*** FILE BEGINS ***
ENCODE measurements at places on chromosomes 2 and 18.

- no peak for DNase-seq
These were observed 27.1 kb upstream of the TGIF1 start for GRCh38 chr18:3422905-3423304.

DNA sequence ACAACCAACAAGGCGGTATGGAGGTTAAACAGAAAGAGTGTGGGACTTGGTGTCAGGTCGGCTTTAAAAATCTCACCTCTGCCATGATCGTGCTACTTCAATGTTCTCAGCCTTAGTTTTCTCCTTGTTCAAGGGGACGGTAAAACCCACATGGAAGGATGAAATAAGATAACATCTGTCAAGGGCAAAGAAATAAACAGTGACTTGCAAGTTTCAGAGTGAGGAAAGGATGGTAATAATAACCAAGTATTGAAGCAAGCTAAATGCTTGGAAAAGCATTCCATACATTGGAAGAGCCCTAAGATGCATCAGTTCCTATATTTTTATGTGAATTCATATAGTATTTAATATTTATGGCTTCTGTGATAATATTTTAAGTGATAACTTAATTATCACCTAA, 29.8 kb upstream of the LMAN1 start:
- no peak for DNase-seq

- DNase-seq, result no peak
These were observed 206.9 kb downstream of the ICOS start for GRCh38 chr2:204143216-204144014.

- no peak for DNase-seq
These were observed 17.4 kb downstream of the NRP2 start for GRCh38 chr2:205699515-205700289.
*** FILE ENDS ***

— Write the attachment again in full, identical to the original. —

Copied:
ENCODE measurements at places on chromosomes 2 and 18.

- no peak for DNase-seq
These were observed 27.1 kb upstream of the TGIF1 start for GRCh38 chr18:3422905-3423304.

DNA sequence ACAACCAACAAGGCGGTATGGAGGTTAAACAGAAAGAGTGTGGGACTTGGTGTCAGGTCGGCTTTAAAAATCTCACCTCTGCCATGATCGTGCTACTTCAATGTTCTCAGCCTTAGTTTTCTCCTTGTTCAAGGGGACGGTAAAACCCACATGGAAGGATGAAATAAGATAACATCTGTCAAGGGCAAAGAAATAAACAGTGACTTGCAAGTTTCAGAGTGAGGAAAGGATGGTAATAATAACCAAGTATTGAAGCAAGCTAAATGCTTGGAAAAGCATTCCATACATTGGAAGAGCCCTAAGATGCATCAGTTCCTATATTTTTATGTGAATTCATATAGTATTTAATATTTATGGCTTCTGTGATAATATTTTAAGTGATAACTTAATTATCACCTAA, 29.8 kb upstream of the LMAN1 start:
- no peak for DNase-seq

- DNase-seq, result no peak
These were observed 206.9 kb downstream of the ICOS start for GRCh38 chr2:204143216-204144014.

- no peak for DNase-seq
These were observed 17.4 kb downstream of the NRP2 start for GRCh38 chr2:205699515-205700289.